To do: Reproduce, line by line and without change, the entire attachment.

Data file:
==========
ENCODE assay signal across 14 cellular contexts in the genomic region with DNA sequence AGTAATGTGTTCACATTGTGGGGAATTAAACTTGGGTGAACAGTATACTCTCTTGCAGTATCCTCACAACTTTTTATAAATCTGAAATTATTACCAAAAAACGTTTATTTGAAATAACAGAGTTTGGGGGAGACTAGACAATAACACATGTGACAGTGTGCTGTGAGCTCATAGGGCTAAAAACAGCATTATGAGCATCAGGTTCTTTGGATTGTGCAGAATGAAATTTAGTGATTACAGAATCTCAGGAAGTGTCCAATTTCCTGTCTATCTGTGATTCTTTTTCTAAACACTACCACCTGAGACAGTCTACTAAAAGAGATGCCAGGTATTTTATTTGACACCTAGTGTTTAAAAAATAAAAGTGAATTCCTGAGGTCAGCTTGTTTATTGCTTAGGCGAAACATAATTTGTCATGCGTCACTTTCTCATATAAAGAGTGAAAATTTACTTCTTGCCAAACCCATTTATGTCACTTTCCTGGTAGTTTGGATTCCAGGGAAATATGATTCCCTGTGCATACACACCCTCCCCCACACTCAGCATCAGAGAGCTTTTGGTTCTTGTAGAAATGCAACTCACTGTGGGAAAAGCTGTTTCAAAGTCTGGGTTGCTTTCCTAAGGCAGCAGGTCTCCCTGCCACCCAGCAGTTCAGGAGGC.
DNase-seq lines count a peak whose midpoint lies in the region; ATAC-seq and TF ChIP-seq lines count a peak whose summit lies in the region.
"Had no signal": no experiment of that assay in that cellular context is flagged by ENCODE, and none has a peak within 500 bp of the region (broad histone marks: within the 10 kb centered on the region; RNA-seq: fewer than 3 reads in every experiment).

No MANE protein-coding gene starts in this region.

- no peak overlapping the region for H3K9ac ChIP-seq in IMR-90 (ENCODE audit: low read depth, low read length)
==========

ENCODE assay signal across 14 cellular contexts in the genomic region with DNA sequence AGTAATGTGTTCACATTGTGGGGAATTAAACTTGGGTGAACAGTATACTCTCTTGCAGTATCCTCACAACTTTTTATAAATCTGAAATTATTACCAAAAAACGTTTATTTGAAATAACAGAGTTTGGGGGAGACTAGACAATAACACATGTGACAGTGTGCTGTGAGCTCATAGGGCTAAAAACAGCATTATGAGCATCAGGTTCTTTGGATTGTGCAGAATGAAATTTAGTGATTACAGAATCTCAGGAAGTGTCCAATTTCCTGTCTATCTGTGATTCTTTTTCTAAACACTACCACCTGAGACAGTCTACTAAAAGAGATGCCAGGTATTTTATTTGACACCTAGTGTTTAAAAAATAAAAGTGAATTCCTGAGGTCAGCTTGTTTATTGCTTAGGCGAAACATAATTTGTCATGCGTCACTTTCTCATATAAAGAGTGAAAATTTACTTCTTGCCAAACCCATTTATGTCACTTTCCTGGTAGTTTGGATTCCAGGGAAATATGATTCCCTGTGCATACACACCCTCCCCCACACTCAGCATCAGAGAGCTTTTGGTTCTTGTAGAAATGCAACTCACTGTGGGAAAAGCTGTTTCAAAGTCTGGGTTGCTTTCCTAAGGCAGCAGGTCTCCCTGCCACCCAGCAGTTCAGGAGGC.
DNase-seq lines count a peak whose midpoint lies in the region; ATAC-seq and TF ChIP-seq lines count a peak whose summit lies in the region.
"Had no signal": no experiment of that assay in that cellular context is flagged by ENCODE, and none has a peak within 500 bp of the region (broad histone marks: within the 10 kb centered on the region; RNA-seq: fewer than 3 reads in every experiment).

No MANE protein-coding gene starts in this region.

- no peak overlapping the region for H3K9ac ChIP-seq in IMR-90 (ENCODE audit: low read depth, low read length)